First valuable findings, research running to schedule
One year after the integrated research project SEAFOODplus began in the Brussels Borschette Centre, the researchers have presented their first annual report. During the first months the focus of a lot of the projects was on the creation of uniform standards and a common basis for the individual international partners’ investigations. But there are already some solid results, too, which are of great value to the industry.
Exploitation of findings, dissemination of knowledge
At a cost of 26 million euros, SEAFOODplus is the biggest research project that the EU has ever financed in the seafood sector. About 70 partners from 17 states are participating. The project has two major structural elements. Firstly, the RTD Pillars (Research and Technology Development Pillars), strategic clusters into which the different research sections have been divided. And secondly, the ITD Pillars, standing for Industry, Training and Dissemination. Like RTD, the ITD activities are divided into six topic blocks. Their main objective is rapid implementation of the results and findings gained during the research, particularly by involving SMEs in the project. EUROFISH Magazine will be introducing the ITD Pillars in the coming issues.
The seafood industry faces a big new challenge: the implementation of traceability systems capable of following the path of a seafood product completely from its origin to the cons umer. The starting date was the 1st January 2005 but the industry will be involved with this demanding task for many years to come. Which data are really important, how can they be generated dependably and transmitted with certainty within the production chain? And the most important question: can the data and the traceability systems be validated so as to ensure the consumers’ confidence in the given information
High quality seafood products reared under sustainable conditions
Fisheries resources are limited and fisheries management is not always sustainable. This is one of the reasons why aquaculture is gaining increasing significance for the supply of food to mankind.
Unfortunately, however, a lot of consumers have reservations about farmed fish. The flavour and texture of farmed fish are thought to be poorer than that of their wild counterparts, consumers fear increased contamination, and they criticize husbandry practices. RTD Pillar 5 aims to address these issues by shedding light on the interdependencies involved in the fish farming process. At the core of this pillar are product quality and consumer preferences.
Successful inter-project networking at "market place"
The first open SEAFOODplus conference was a showcase for the research results that had been generated over the last nine months of the Integrated Project's existence. Another important task for the scientists representing more than 150 different research groups from all over Europe who are participating in the various projects was to find out what other partners were doing in their respective fields. In such an ambitious undertaking that links twenty projects under six pillars the opportunities for all the partners to gather together and exchange notes are not to be missed. To facilitate the dialogue between the different groupings the first half of the second day of the conference was devoted to a "market place" for the partners. Here a number of the researchers from the various activity blocks had assembled with information material to present their work.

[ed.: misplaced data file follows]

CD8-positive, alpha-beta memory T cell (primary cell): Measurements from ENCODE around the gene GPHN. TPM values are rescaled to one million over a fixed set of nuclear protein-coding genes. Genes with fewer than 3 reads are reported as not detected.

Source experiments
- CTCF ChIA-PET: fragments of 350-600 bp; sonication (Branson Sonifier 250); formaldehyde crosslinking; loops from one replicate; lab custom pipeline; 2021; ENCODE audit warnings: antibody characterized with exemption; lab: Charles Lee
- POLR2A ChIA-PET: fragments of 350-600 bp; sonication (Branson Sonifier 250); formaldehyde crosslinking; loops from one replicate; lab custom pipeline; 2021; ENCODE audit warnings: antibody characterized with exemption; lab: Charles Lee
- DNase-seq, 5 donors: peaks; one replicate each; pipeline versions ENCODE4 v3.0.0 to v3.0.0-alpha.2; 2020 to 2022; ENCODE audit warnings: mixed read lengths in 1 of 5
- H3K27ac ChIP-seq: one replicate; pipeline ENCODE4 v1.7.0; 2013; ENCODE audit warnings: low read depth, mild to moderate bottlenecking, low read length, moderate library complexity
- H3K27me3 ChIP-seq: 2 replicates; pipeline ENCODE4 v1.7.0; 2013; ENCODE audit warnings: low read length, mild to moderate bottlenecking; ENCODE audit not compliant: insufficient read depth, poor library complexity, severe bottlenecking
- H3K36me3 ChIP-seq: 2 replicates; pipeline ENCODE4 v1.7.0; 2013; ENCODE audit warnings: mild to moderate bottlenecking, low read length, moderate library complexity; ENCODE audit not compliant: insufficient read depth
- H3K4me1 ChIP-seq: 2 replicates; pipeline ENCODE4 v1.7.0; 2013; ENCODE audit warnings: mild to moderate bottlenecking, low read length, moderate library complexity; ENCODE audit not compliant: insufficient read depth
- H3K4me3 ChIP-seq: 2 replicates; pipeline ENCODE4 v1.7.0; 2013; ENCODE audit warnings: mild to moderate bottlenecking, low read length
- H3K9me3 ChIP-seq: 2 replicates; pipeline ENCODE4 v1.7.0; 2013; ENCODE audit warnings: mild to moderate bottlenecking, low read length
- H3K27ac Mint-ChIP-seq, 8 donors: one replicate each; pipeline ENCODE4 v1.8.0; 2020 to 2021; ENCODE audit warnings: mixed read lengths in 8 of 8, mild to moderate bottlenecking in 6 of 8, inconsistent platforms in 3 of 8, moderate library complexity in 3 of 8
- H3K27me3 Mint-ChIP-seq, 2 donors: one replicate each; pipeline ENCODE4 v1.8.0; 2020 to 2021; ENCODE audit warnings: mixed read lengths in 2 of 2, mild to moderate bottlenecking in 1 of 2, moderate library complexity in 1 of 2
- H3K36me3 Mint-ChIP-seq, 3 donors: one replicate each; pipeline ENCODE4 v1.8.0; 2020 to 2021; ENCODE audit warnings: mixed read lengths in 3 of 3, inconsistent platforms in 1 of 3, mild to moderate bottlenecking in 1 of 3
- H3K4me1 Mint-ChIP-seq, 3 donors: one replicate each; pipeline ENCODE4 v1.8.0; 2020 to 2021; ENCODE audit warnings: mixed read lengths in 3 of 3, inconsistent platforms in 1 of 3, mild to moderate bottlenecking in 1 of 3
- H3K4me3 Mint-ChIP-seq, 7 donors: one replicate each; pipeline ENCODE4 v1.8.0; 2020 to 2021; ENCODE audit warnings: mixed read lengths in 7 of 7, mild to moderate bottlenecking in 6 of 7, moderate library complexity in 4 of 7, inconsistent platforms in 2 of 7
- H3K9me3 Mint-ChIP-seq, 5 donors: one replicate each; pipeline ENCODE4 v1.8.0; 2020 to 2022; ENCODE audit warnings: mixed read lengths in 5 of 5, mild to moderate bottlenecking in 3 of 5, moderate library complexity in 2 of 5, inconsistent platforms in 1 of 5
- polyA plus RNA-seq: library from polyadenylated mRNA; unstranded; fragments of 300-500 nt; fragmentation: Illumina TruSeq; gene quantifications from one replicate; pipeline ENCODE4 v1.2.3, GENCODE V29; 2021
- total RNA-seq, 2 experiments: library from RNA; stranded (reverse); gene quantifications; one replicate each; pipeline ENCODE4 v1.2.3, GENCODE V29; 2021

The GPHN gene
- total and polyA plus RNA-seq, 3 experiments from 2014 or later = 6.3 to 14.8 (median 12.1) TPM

Research results produce a wealth of information
The conference in Copenhagen on 4 October presented the audience with the first results from some of the twenty projects that constitute SEAFOODplus. The conference also provided the scientists with an opportunity to exchange information amongst themselves about the work in which they were involved.
Safe, nutritious, healthy products that are a pleasure to eat
RTD Pillar 4 is a kind of patchwork project. It unites various studies which can be summed up under the heading ‘health, safety and product quality’. This project focuses on enhanced utilization of raw materials, as on new methods for making seafood products safer, more nutritious, and healthier. This also includes a better understanding of the elementary processes that occur post mortem within the fish fillet. The researchers also want to give the products a higher nutritional and health value through their enrichment with particular substances, similar to in functional food.
Recognizing and controlling health risks of seafood consumption
Although seafood is extremely healthy, risks can occur for the consumer in individual cases of consumption of certain products. For example, in the case of filter-feeding shellfish, which can accumulate microbiological and other contaminants from the water during the feeding process. The main task of the four projects in Pillar 3 is to develop ways of recognizing and reducing such risks.
What influences seafood consumption?
Seafood consumption varies greatly across Europe. Annual per capita consumption ranges from 8 to 60 kg and there is a downward trend in some countries. We can only make assumptions as to why seafood is rated more highly in one country and less in another. We lack an exact overview and we lack exact comparable data.
On the way to better, healthier seafood products
Seafood is healthy. This trite phrase is probably familiar to just about everyone today. Far less people know, however, exactly what advantages seafood consumption has to offer, or how it benefits people’s health. Some consumers have already heard something about omega 3 fattyacids and protection against heart attacks. But that is by no means all. Nutritionists presume that seafood has much more to offer people’s health. In the context of the Seafood and Nutrition research pillar of the SEAFOODplus project they have now begun to shed light upon some of the most important health benefits of a seafood-rich diet.
Investigating the benefits of seafood for the consumer
The integrated project SEAFOODplus will investigate the benefits of seafood for the consumer and how products can be made safer as well as related issues in aquaculture, the environment and the economy. A total budget of about 26 million euros is available for the project, 14.4 m of which will come from EU promotion programmes.
The EU is sponsoring an integrated seafood research programme that in its form and scale is unique throughout Europe. The main focus of SEAFOODplus is consumers and their desire for healthy products. It will be concerned with tailor-made products, better utilization of by-products, ethically acceptable fish farming, and more besides. Over 70 partners, among them 12 commercial enterprises, are participating in the project. The EU’s financial contribution amounts to about 15 million euros, and the total budget when partners’ own contributions are added amounts to about 26 million euros.